Next year I would like to focus more on the neighborhood bar. I feel like a lot of bars that have opened or are popular are focusing on $26 Martini service or just gimmicky party drinks, and I would love to go back to the classics and go back to visiting bartenders and talking and laughing, especially in a neighborhood setting.

Talia Baiocchi, editor-in-chief, Punch

Last year, I promised myself I’d put the “rum” back in rumspringa. And while I did partake of many rums, it was still the Martini that had me in its grip. As such, I drank a lot of bad Martinis this year, somehow forgetting that there are many venues at which a Martini should simply not be ordered, like the airport. My advice to myself this year: Just order a whiskey-soda, you idiot. In 2023, I am predicting some Martini burnout all around, which means it’s time for me to get back to drinking all the other classics I love, and have been neglecting, like the Bamboo, or a perfectly constructed Daiquiri (three ways) or an ice-cold (and perhaps ice-less) Japanese whisky highball. I’m also going to get it together and start drinking beer more broadly, starting with a check in on ESBs.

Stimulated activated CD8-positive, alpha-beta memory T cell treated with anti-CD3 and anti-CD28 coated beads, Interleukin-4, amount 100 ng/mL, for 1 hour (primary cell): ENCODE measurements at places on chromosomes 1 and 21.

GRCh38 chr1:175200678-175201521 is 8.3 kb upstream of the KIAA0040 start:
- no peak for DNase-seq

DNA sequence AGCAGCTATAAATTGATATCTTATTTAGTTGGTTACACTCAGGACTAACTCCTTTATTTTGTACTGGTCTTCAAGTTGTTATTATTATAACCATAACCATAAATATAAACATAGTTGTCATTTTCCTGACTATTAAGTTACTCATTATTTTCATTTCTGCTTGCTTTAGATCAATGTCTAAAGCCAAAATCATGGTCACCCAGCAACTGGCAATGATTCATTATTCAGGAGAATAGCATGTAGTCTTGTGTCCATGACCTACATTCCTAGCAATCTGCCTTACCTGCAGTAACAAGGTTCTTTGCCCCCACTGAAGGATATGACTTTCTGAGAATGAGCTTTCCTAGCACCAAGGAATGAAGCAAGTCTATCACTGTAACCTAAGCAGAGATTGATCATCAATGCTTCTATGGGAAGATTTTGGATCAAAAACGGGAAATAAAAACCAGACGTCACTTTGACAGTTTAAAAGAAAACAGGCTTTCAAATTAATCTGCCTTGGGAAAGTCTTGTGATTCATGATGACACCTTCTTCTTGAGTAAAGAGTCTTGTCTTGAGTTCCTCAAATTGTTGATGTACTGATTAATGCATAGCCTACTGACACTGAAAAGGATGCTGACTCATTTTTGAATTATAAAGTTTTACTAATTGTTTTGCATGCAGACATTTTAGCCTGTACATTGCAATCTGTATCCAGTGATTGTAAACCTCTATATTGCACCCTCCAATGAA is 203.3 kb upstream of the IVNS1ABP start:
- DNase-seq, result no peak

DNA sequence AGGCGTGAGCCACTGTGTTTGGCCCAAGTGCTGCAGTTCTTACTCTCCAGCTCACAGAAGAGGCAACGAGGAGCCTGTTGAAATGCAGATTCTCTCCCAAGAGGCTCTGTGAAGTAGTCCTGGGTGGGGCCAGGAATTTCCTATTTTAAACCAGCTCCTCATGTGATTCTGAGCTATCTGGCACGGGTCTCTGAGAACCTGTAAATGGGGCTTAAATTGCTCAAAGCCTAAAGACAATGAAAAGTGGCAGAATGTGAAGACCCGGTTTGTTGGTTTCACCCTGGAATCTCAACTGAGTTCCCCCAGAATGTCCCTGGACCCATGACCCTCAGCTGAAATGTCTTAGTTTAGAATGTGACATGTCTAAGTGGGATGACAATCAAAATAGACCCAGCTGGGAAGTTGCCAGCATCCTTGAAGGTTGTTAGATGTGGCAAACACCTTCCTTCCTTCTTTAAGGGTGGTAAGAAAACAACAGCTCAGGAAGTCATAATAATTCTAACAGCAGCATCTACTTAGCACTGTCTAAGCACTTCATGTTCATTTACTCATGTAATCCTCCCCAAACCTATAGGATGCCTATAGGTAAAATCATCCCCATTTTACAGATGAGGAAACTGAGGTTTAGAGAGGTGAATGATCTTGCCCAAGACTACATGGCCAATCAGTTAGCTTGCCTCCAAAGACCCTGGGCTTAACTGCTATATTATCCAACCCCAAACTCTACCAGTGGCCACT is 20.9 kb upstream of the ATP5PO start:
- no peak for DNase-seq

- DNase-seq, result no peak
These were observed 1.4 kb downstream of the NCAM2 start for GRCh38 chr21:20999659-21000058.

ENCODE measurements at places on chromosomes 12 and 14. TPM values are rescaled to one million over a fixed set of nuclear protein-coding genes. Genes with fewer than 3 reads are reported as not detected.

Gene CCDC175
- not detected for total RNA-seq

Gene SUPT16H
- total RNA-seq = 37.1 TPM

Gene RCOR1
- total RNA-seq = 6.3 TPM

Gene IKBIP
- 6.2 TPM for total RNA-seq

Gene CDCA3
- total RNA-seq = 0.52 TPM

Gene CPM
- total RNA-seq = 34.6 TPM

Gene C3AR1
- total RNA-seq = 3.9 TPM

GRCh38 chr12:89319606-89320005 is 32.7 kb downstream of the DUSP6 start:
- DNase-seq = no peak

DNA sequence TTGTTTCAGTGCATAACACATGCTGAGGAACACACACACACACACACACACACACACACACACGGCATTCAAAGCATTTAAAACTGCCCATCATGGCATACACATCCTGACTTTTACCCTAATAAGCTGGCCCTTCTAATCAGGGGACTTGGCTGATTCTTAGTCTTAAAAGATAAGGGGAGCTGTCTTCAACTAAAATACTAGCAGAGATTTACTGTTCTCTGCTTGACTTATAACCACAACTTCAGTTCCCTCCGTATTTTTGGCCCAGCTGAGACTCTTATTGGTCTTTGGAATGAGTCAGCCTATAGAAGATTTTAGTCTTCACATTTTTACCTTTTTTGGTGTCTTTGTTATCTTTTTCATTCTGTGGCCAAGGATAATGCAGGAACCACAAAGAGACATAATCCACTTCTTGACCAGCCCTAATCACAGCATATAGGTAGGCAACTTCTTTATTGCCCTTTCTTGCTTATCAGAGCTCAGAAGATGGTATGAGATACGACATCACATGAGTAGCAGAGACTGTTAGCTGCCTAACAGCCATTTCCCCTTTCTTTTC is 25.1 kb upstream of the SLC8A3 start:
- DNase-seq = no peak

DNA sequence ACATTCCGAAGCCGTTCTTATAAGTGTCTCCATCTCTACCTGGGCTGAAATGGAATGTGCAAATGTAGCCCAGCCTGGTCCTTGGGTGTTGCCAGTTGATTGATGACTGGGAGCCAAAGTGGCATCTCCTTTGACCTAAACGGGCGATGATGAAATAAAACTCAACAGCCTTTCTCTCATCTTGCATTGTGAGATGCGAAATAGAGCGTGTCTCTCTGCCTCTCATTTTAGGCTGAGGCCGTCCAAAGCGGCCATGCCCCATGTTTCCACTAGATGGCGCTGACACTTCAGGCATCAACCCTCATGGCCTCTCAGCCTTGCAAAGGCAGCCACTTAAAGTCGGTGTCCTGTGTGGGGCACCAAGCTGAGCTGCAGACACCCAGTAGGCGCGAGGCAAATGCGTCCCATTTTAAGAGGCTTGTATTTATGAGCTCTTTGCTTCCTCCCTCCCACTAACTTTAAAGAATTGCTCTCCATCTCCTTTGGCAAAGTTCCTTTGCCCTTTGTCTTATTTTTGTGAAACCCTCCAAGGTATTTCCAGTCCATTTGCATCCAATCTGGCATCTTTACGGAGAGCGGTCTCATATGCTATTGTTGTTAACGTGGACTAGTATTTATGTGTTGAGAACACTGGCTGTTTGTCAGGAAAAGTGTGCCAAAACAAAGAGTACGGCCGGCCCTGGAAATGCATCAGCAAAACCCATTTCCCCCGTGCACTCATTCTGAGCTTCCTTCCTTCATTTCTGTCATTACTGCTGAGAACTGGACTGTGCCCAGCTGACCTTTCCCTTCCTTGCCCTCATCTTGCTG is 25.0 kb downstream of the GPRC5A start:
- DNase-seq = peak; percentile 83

Wines to Drink Right Now

The Wines of Right Now

We spoke to 150 sommeliers and retailers around the country to assemble a list of the 15 producers who represent the wine zeitgeist right now.


There’s No Stopping the Martini

Martini towers. Appletinis. The return of Martini service. This is how Martini Madness will manifest this fall.

mineral water

What’s in a Water?

The allure of site-specific mineral water is that no two taste the same. Here are five, from New Zealand to Maine, that demonstrate just how diverse the category really is.